Pigs have rights too.
And law students at the University of Western Ontario will advocate those rights — along with the rights of all other animals — through its newly formed animal law group.
The law school has partnered with the non-profit organization Animal Legal Defense Fund to create the Student Animal Legal Defense Fund at Western.
Third-year law student Teri Muszak, who is president of the group, started the chapter after she took an animal law course taught by visiting professor Peter Sankoff last year. “After that, I realized how closely animal law relates to environmental public interest concerns but had much fewer governing regulations in place,” she told Canadian Lawyer 4Students in an e-mail.
Sankoff joined Western law’s faculty as an associate professor this summer. Considered an expert in the field of animal law, he plans to speak at events hosted by the group and eventually add an animal law course to the school’s regular curriculum.
Having previously taught at the University of Auckland Faculty of Law in New Zealand, he became interested in animal law when a group was established at the school.
The public has also shown a greater interest in animal law through increased media coverage on the issues, especially with consumers’ food product concerns. But it’s only recently that society started questioning what’s acceptable in terms of how animals are treated.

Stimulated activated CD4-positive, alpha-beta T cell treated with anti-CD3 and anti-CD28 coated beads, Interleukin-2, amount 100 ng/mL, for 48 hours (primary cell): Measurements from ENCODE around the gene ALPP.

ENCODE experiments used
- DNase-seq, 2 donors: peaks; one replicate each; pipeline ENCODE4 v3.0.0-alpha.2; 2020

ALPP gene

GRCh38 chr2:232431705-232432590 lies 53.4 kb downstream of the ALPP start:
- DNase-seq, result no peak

“The law in Canada regulating the treatment of animals is . . . behind where other countries have gone,” says Sankoff. “There has not been enough sustained critique of the way in which animal law exists in Canada.”
This critique can partly come from lawyers, who have a large role to play in the development of animal law. “As lawyers start to look at the issues . . . they’ll notice a lot of inconsistency in the way the law actually works.”
It’s time for lawyers to dispel the misconception that “it’s only law about animals and that’s not important,” adds Sankoff. “We need to get past that and start recognizing that these laws do have significant impact on beings who feel and suffer every day of their lives.”
“This isn’t just a social movement,” he notes. “Anybody who takes an animal law course quickly comes to realize that there’s something wrong with the way in which we legally regulate animals.”
He’s often seen this happen in the animal law courses he’s taught around the world. “[A]s soon as students see the injustice, they want to do something about it.” Which is exactly what happened to Muszak.
“The way that humans interact with other species has a profound impact on society in general,” she said. “Callousness and indifference to cruelty of any living thing should not be tolerated.”
Her goal for the new student group is to bring greater awareness to animal law issues and provide access to information about human interactions with animals.
Students are already having a significant effect on this area of law. “Student groups across the country have really helped in getting animal law moving forward,” says Sankoff.
“They’ve really helped to bring seminars, to bring attention, to lobby for animal law courses, to convince people who might otherwise be reluctant that animal law is a worthwhile area of study and it is something that we need to look at more closely.”